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The following article is from The Great Soviet Encyclopedia (1979). It might be outdated or ideologically biased.



a means of making word forms and word bases from different roots. As a systemic phenomenon, suppletion is typical of Indo-European languages: examples are Russian ia-menia (“I”–“me”), Lithuanian aš-mane (“I”–“me”), and English “am”–“is.” Instances of suppletion also occur in languages of other genetic groups, for example, Afrikaans is-was (“are”–“was”), Turkish im-dir (“am”–“is”), and Finnish hyvä-parempi (“good”–“better”).

Suppletion in early periods of linguistic development (early suppletion) was caused by the establishment of lexical and grammatical linguistic categories. Later suppletion was caused by phonetic changes in roots and by semantic processes involving the attraction of different roots. The term “suppletion” is also used in a broader sense, to designate a means of word formation. Examples are French tomber-chute (“to fall”–“the fall”), Swedish stjäla-tjuv (“to steal”–“thief”), and English “good”–“well.”


Konetskaia, V. P. Suppletivizm v germanskikh iazykakh. Moscow, 1973. (Contains bibliography.)
Osthoff, H. Vom Suppletivwesen der indogermanischen Sprachen. Heidelberg, 1899.
Benveniste, E. “Un Fait de supplétisme lexical en indoeuropéen.” In the collection Beiträge zur Indogermanistik und Keltologie. Innsbruck, 1967.


The Great Soviet Encyclopedia, 3rd Edition (1970-1979). © 2010 The Gale Group, Inc. All rights reserved.
References in periodicals archive ?
Strong support for this analysis can even be found in some of the studies that have purported to show a connection between suppletion and some notion of closeness to the speaker.
To the extent that the inflectional paradigm provides a similar, though stronger, more grammaticalized matrix for a suppletive stem, it is perhaps not inappropriate to talk of suppletion of a base of a derived form as analogous to suppletion of the stem of an inflected form.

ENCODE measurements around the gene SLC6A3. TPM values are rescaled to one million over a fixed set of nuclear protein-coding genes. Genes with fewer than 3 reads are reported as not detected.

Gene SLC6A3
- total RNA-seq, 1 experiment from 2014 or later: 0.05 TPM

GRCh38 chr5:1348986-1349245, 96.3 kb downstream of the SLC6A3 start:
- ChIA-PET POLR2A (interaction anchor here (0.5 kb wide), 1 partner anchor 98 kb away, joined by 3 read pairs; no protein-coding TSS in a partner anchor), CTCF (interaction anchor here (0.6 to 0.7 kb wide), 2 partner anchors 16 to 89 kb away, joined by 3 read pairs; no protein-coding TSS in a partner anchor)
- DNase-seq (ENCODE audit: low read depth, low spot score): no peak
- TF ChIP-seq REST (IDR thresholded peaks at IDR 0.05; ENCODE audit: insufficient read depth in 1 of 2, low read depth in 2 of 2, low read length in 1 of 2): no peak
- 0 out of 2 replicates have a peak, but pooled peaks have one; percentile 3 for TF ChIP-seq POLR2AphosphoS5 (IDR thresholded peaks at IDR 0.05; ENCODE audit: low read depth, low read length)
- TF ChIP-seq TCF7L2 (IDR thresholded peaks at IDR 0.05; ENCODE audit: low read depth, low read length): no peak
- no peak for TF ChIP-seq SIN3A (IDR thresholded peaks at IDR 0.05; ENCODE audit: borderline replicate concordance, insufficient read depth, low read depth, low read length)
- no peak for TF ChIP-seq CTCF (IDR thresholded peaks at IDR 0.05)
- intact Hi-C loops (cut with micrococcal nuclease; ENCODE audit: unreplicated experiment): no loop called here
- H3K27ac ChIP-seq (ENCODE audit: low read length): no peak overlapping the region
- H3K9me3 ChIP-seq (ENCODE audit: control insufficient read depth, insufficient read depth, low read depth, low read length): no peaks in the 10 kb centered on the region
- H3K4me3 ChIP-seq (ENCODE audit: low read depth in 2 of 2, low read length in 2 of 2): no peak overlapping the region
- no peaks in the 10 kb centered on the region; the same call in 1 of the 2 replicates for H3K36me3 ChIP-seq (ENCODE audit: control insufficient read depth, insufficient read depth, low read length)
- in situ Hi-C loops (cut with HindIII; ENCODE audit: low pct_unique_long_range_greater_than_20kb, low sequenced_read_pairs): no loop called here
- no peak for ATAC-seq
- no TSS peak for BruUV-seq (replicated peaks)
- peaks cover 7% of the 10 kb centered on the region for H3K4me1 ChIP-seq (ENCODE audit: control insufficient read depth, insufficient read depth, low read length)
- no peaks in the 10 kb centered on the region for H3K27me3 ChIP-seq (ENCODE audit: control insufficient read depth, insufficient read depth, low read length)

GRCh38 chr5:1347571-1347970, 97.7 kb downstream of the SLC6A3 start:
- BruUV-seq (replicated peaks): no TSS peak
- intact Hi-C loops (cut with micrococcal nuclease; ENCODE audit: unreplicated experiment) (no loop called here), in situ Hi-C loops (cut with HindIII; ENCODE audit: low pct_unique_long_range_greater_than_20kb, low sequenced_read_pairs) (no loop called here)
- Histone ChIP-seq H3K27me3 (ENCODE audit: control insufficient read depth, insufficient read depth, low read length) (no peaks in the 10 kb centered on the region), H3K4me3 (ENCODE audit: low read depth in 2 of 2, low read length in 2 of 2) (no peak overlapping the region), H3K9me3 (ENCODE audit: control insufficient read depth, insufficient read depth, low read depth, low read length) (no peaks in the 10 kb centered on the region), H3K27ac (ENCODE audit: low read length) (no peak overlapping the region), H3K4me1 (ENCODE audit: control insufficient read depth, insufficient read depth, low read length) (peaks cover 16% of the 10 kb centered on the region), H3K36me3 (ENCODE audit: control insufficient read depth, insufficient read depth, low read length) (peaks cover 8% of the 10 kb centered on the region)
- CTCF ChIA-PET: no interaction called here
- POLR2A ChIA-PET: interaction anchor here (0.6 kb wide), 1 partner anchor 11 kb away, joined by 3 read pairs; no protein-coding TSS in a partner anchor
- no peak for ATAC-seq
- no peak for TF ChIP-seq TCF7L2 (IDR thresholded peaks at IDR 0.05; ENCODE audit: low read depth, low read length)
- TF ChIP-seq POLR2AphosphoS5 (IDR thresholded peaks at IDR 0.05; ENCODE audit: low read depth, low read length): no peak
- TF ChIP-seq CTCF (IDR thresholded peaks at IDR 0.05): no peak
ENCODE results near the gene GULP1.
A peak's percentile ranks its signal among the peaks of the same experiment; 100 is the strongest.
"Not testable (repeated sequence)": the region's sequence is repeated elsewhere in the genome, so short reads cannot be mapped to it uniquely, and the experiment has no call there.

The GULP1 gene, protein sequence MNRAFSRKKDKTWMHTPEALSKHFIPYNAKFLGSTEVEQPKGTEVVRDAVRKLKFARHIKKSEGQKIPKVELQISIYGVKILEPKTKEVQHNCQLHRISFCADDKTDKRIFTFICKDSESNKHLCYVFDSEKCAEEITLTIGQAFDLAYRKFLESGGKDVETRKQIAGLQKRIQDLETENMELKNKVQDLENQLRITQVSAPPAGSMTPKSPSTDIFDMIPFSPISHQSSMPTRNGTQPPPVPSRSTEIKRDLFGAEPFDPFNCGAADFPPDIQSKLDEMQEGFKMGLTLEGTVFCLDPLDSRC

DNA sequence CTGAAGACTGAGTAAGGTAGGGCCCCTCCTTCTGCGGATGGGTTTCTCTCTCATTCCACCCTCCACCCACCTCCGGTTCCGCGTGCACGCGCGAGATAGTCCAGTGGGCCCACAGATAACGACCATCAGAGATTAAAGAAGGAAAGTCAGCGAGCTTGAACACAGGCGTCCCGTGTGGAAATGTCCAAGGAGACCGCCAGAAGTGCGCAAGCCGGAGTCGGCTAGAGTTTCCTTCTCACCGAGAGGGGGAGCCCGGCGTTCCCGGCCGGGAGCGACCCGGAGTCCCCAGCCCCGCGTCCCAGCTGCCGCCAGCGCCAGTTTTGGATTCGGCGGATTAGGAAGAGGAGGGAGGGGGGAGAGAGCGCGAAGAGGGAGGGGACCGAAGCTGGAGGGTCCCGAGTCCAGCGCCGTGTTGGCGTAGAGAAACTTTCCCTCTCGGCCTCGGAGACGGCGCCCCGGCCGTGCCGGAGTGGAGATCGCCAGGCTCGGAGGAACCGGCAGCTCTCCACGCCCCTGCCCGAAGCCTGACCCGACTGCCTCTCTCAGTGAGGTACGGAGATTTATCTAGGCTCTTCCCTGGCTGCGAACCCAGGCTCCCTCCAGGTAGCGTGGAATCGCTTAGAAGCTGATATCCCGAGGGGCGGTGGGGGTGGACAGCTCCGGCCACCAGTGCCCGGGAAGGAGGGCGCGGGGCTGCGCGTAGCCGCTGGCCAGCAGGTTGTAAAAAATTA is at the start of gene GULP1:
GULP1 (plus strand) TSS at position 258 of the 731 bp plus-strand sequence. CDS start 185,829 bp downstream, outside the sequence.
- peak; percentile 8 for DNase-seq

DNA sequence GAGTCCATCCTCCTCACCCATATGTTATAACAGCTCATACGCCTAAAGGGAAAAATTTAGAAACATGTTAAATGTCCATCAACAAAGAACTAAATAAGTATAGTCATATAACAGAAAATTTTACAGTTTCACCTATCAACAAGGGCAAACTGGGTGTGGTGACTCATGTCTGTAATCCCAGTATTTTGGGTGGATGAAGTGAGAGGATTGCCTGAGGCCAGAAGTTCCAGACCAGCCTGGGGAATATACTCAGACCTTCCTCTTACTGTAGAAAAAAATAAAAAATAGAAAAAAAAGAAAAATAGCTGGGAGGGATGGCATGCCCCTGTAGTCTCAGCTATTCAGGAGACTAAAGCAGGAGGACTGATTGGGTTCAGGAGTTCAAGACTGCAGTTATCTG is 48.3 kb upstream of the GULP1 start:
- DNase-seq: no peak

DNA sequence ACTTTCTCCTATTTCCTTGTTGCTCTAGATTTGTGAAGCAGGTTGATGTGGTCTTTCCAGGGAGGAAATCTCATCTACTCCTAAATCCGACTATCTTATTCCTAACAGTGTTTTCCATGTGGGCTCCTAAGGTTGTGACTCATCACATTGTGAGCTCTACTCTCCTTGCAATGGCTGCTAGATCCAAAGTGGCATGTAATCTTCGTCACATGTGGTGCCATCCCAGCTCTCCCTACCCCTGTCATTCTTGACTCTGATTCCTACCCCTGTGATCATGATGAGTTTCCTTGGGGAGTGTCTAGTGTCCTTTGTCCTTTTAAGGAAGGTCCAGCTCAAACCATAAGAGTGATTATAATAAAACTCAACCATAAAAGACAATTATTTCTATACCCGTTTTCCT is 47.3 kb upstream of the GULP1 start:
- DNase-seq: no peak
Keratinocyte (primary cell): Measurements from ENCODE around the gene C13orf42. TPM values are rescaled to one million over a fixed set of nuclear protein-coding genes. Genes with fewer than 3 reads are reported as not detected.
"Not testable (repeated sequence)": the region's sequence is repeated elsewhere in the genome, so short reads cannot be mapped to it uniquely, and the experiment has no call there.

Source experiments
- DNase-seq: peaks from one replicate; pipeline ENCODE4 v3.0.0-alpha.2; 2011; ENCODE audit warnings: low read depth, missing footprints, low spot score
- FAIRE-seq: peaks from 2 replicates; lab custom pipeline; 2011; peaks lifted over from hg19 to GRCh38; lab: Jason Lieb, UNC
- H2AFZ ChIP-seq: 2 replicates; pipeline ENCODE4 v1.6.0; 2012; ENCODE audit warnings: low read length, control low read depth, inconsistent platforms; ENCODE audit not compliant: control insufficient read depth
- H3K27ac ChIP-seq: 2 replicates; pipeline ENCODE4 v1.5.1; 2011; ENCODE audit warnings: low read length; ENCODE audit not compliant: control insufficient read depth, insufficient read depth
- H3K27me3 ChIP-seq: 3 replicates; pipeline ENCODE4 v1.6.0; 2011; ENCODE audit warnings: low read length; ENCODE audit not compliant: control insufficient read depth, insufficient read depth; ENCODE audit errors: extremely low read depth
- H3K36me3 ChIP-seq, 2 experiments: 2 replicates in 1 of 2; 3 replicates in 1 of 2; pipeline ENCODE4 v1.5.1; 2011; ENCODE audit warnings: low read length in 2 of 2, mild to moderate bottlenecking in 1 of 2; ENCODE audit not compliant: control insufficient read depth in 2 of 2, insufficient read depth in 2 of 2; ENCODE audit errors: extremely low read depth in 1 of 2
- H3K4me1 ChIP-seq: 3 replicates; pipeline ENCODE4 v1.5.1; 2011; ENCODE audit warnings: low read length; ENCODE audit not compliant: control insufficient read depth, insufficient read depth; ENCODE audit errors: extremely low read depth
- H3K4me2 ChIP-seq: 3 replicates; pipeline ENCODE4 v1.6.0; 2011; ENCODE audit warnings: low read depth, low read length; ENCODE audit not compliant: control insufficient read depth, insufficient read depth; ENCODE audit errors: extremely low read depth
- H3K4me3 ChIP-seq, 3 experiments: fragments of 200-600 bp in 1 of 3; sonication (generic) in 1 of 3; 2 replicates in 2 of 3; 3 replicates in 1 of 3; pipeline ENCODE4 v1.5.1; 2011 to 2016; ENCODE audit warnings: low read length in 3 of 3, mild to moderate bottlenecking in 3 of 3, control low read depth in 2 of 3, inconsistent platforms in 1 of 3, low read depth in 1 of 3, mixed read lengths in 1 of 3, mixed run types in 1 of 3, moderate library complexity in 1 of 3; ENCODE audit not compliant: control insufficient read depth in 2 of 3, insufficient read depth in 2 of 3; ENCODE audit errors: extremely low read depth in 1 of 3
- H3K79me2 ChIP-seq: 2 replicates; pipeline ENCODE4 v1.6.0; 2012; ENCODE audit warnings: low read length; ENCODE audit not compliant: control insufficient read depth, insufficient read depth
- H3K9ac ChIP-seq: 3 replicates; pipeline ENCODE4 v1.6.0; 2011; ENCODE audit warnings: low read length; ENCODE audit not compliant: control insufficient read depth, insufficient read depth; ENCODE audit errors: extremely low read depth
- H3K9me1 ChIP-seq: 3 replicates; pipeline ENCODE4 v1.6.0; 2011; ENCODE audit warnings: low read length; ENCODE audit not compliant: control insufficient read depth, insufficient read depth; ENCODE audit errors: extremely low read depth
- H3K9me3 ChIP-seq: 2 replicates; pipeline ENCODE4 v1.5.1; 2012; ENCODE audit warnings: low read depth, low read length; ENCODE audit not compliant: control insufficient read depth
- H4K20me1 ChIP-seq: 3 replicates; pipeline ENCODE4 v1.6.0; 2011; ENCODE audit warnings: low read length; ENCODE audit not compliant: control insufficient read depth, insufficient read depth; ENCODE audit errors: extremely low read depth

This section is useful in introducing the reader to linguistic terminology and methodology, such as internal reconstruction, suppletion, etc., through the prism of Hebrew.
In the domain of data that I am looking at in this paper, there seem to be at least six distinct ways in which direction can be encoded in the adposition/case domain: suppletion, marking, projection, government, reordering and identity.
And German family names have become synchronically analysable as signalled by root-modification (Moller differentiated from the common word Muller; and the "opaque" Stratz modified to the point of suppletion).
As a way of organizing and systematizing inflectional and derivational data, a description in terms of paradigms must deal with special cases, such as suppletion, gaps in derivational paradigms, defective inflectional paradigms and doublets or overabundance (Bonami & Strnadova 2018), among others.
Otherwise, natural gender is expressed by suppletion, or not expressed at all, e.g.
On comparative suppletion. Unpublished ms., University of Connecticut.
The attempt failed since the loss of eode coincided with the rise of a new sequence involving suppletion, ME go : wente : gone, with the preterite wente 'went' representing the native verb wendan 'turn'.
Likewise, the infinitive TB yatsi 'to go' and the agent noun TB ynuca offer clear evidence that the stem TB i-/yn- was shared by present and nonpresent stems (this fact is also borne out by the old past participle TA inu); the seemingly highly archaic suppletion, the details of which are not shared with Tocharian A, therefore appears to be of rather recent date.
Clark (1993) also investigated strategies adopted by children to express reversal and what she noticed is that in order to avoid suppletion children indiscriminately employ either a negative prefix un-, e.g.
Type I: Single locative verb (or suppletion under grammatical conditioning)